In the previous article, we talked about the principle of a closed microfocus X-ray tube for X-ray inspection equipment. Correspondingly, there is an open microfocus X-ray tube. They are distinguished according to how the vacuum inside the X-ray tube is generated.
The closed X-ray tube is always kept in a vacuum state, and the open X-ray tube has a device to open the X-ray tube, which is not sealed because it has to replace the filament. Therefore, the open X-ray tube cannot keep in a vacuum state, it needs to vacuum the interior before warming up.
Microfocus X-ray tubes below 160KV on the market are basically closed. Microfocus X-ray tubes above 160KV are basically open.
Open X-ray tubes use the same method as closed X-ray tubes to generate X-rays: Accelerating the electrons and hitting a metal target, 99% of electrons’ lost kinetic energy is converted into thermal energy, which causes the target to generate heat; the remaining 1% of the kinetic energy emits photons, generates X-rays.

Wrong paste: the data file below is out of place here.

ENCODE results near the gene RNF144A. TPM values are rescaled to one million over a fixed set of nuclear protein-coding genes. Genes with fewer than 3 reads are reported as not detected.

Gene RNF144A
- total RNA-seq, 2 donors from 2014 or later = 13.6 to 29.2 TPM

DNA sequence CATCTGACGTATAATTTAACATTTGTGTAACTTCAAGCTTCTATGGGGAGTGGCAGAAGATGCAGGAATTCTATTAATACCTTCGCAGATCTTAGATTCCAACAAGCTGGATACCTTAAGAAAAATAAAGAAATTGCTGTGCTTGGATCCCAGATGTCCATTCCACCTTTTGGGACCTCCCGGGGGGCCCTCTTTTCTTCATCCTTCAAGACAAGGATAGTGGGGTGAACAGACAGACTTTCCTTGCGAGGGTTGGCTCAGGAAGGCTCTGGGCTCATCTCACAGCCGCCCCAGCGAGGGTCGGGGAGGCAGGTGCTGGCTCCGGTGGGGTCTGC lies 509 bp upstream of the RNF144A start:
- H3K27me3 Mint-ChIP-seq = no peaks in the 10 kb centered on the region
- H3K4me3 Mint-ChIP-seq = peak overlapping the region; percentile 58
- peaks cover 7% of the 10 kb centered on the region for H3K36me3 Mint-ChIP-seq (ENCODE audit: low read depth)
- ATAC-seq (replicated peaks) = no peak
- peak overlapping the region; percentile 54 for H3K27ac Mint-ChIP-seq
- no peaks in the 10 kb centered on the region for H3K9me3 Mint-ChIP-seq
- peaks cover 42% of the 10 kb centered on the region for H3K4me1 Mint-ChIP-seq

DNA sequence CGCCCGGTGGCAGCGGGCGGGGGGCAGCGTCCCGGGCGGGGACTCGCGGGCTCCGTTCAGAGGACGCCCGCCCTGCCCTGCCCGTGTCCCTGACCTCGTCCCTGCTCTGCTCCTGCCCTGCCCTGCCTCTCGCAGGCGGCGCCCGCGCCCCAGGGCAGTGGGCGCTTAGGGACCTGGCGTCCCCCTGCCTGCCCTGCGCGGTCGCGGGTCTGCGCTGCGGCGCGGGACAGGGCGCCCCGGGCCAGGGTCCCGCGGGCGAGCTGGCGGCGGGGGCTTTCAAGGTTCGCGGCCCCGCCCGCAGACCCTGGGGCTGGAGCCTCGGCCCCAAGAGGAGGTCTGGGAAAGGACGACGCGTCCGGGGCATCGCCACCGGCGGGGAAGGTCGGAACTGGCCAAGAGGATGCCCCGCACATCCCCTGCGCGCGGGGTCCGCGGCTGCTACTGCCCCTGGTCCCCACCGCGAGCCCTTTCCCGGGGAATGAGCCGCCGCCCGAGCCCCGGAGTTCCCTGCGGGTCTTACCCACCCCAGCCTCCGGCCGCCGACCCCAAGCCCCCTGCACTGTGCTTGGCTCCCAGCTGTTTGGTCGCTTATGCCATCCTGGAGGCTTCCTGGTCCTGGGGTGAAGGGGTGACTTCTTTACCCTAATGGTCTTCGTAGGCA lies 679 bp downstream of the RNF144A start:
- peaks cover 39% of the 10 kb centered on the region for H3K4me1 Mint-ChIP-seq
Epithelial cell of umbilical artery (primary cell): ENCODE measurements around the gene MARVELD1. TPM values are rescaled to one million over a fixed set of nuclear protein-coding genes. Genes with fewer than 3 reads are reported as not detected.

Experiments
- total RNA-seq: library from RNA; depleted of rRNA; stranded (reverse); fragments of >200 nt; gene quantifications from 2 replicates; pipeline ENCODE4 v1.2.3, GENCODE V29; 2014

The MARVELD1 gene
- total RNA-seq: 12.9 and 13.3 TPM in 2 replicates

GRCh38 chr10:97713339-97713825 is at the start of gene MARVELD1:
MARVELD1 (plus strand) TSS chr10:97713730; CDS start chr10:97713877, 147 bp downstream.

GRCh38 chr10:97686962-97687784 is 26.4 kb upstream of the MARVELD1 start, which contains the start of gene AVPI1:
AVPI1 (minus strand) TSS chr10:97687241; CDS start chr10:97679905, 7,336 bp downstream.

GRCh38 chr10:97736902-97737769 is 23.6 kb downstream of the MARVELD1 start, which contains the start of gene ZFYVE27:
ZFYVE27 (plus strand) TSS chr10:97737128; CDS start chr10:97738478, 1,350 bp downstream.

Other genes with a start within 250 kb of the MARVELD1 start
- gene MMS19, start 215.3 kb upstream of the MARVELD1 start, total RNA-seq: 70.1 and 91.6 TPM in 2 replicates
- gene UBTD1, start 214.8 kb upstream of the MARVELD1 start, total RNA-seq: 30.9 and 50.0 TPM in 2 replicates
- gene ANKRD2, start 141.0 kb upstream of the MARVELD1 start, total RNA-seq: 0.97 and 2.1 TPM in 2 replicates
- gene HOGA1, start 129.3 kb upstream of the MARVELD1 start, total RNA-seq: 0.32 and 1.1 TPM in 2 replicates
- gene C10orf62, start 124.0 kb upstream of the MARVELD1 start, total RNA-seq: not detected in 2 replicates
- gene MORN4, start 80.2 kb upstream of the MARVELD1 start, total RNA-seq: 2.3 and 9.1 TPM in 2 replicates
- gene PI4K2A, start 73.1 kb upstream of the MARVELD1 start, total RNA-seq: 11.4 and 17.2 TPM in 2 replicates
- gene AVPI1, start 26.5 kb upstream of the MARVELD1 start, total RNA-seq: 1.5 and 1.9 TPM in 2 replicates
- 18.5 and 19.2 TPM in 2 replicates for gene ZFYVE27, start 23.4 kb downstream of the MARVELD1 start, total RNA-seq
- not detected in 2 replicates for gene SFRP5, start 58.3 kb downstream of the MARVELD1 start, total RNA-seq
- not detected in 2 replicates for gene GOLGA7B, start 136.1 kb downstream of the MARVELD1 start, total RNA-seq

As shown above, the high voltage generator applies a high voltage current to the tungsten wire of the cathode to generate an electron beam and provides sufficient voltage (ten to more than one hundred kilovolts) between the cathode and anode, so that the electron beam is in high energy and high-speed state.
After hitting the anode target (the material is also usually tungsten), it can reduce the area where the electron beam strikes after electrostatic focusing, that is, reduce the focus size. The 1% of the kinetic energy lost by the electron beam is converted into X-rays, which pass through the beryllium window and are emitted outward.
The difference is that the open X-ray tube reserves a device for opening it for replacing the aged filament. It also has a smaller focus to object distance FOD and a larger X-ray beam angle.
So, what are the differences between open and closed X-ray tubes? We will go into more detail in the next article.